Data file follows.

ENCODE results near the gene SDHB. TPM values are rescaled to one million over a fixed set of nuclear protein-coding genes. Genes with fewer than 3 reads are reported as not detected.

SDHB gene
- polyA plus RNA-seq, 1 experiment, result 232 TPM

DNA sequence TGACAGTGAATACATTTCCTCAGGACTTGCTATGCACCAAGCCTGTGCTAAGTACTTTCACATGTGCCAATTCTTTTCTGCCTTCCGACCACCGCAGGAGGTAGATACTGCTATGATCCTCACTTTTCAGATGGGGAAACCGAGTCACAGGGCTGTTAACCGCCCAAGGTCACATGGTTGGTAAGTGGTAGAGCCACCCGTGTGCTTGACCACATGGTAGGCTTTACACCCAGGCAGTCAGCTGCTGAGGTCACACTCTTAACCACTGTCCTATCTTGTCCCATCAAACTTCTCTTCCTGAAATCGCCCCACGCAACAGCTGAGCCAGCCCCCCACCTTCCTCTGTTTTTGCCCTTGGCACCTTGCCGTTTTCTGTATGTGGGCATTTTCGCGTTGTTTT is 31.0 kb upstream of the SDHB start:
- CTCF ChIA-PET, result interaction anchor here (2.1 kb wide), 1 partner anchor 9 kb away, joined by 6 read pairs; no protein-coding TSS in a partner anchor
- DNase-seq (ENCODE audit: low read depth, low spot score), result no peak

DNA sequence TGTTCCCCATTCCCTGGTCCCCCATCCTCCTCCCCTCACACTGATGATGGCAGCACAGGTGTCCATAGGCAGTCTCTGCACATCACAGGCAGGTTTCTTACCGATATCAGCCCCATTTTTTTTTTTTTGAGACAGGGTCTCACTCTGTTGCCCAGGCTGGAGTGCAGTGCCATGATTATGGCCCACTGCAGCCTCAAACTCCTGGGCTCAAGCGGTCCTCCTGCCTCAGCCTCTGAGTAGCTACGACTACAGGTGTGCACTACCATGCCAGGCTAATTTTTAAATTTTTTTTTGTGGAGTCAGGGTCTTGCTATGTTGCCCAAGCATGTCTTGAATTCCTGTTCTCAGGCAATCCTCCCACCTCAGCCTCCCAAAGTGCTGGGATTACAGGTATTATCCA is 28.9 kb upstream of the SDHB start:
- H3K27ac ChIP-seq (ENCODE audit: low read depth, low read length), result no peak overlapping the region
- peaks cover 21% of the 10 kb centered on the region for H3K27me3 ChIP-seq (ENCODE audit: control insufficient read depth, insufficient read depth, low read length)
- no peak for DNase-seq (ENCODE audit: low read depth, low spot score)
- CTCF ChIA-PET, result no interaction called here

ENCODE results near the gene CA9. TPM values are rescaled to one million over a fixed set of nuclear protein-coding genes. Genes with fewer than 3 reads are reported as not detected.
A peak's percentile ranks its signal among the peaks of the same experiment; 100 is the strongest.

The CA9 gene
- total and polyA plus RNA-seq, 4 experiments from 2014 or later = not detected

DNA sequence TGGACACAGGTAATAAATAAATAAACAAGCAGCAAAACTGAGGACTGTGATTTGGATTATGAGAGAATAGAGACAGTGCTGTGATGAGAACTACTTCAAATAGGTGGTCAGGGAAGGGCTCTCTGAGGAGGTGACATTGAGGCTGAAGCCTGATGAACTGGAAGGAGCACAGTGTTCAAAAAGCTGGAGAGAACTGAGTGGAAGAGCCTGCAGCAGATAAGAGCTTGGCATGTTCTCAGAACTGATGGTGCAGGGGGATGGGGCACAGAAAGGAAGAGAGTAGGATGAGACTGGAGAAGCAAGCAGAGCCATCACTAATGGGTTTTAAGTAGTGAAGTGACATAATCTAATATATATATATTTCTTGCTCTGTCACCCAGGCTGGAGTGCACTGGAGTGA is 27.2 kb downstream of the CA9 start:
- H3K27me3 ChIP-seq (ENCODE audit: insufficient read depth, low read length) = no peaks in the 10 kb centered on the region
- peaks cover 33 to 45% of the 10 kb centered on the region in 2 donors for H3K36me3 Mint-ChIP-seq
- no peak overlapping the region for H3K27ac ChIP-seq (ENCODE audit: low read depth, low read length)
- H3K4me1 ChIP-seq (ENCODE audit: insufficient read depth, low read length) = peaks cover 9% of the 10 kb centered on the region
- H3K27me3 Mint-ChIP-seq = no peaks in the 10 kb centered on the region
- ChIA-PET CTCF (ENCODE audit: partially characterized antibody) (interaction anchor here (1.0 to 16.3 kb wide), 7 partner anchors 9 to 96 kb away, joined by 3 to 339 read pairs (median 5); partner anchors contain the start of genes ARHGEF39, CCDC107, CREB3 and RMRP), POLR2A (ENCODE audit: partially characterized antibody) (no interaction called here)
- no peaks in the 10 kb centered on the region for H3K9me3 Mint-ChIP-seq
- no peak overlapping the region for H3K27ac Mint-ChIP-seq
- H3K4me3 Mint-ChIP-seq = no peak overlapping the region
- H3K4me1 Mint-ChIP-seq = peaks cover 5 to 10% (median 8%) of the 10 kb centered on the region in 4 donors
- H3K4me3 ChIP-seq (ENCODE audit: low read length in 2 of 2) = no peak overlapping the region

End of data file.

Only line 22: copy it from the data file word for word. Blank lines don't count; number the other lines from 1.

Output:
- ChIA-PET CTCF (ENCODE audit: partially characterized antibody) (interaction anchor here (1.0 to 16.3 kb wide), 7 partner anchors 9 to 96 kb away, joined by 3 to 339 read pairs (median 5); partner anchors contain the start of genes ARHGEF39, CCDC107, CREB3 and RMRP), POLR2A (ENCODE audit: partially characterized antibody) (no interaction called here)